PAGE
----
The NDP government tabled a bill Tuesday that would also give the province's securities commission power to draw up regulations for the industry and cap sales commissions.
"We're trying to move from the day of sending messages by carrier pigeon to using modern technology," said Consumer Protection Minister Ron Lemieux. "That's the kind of changes that have taken place over the 60 years since this legislation has been changed."
The proposed legislation would require all agents to sign a service agreement that explained exactly what they would do for a client and spelled out the sales commission and fees. Agents would have to adhere to a code of conduct prohibiting conflicts of interest and which would hold them accountable for inaccurate information.
Any agent who represented both a buyer and a seller would have to disclose the conflict ahead of time. Agents who contravene the code could face fines of up to $500,000 — up from the current $2,000 maximum.
Don Murray, chairman of the Manitoba Securities Commission, said the proposals are a big improvement.
"There seems to be a feeling out there — not a general feeling but a feeling among a good number of people — that the transparency and accountability have taken a downward turn in the operation of the real-estate market," he said. "This new legislation will allow us to address these concerns as regulators."
Currently, he said, real-estate agents can only be disciplined if they are found guilty of fraud. The new legislation also would see them held accountable for professional misconduct and "conduct unbecoming."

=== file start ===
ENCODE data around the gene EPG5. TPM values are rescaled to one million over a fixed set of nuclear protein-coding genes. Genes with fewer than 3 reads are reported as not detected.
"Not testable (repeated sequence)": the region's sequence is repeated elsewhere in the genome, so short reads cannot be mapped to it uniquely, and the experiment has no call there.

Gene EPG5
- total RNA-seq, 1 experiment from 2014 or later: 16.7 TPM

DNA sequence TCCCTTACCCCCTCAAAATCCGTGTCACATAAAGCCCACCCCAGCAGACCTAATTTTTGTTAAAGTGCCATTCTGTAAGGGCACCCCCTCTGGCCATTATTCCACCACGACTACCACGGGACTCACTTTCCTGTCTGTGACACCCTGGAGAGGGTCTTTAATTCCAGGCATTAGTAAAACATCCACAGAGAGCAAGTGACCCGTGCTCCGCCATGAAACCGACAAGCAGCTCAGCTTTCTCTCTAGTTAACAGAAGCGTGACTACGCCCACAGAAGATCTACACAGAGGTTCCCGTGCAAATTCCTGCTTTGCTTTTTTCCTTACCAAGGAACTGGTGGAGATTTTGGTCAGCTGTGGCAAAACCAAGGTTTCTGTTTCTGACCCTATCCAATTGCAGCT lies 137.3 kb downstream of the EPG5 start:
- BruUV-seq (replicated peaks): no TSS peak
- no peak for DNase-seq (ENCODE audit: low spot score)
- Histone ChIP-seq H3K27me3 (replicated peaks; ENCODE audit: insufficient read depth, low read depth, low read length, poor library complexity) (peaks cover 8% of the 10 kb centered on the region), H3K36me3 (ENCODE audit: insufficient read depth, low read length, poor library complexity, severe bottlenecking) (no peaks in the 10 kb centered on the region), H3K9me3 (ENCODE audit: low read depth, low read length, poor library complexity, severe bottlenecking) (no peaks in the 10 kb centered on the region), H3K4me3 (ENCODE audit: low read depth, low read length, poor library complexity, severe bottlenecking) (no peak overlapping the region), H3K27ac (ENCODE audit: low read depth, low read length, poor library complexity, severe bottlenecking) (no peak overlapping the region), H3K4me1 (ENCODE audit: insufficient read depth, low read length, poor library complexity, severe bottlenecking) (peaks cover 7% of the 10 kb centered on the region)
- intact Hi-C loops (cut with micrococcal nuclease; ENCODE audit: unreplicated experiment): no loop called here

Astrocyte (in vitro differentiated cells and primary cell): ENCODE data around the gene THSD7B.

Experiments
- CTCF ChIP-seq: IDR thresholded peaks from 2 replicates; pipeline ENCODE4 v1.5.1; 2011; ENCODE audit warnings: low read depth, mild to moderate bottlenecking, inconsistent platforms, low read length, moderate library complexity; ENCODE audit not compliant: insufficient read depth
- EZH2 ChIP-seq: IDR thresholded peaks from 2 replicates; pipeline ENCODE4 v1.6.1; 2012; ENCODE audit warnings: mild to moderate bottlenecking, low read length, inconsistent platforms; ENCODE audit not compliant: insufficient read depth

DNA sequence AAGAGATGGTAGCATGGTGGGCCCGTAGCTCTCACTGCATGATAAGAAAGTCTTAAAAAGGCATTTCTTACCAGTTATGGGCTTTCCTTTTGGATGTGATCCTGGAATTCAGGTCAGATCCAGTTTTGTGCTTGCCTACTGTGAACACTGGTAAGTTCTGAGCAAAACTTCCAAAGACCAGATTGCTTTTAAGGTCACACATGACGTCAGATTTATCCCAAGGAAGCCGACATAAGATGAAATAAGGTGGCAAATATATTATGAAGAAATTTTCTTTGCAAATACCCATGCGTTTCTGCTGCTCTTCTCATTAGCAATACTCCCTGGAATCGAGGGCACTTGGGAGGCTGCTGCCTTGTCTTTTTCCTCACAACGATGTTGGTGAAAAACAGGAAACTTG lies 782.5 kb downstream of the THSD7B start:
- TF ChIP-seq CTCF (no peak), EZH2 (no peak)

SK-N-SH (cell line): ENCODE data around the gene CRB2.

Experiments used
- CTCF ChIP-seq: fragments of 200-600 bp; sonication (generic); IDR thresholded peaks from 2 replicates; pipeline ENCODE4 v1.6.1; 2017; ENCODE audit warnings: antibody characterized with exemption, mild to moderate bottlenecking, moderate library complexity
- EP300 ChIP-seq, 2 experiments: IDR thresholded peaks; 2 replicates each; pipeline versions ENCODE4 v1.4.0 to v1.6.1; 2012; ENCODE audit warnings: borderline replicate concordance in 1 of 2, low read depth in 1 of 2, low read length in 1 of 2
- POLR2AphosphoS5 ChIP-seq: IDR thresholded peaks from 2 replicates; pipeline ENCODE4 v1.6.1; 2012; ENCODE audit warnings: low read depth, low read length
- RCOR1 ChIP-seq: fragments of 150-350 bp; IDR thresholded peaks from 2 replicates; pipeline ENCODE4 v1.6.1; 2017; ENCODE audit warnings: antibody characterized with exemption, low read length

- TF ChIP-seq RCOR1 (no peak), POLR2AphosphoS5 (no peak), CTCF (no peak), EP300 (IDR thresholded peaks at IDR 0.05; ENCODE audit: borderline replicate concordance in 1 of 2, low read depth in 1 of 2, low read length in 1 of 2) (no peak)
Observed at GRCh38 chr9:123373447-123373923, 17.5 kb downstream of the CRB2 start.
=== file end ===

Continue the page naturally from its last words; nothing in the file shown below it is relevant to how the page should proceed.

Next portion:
The commission will be drawing up the regulations and could look at capping sales commissions, Murray added.
"That's not something we would do just for the heck of it," he said. "That's something that would be done only if there was a problem that was evident and there was consultation."
Brian Collie, CEO of the Manitoba Real Estate Association, said the profession supports the proposed changes.
"Things have changed in the last 60 years and real-estate services are no different," he said. "Many of these changes are very positive. They will add some consumer protection. They will place a higher level of expectation on practitioners in the real-estate industry.
"I think it's a good thing for all."
Opposition Leader Brian Pallister wouldn't say whether his Progressive Conservative party will support the bill. He said he is skeptical of the NDP's motives given its decision last year to increase the provincial sales tax one percentage point.
"You've just seen the highest increases in home insurance ever under this government," Pallister said. "Manitoba homeowners are really paying a higher price for having this government in place."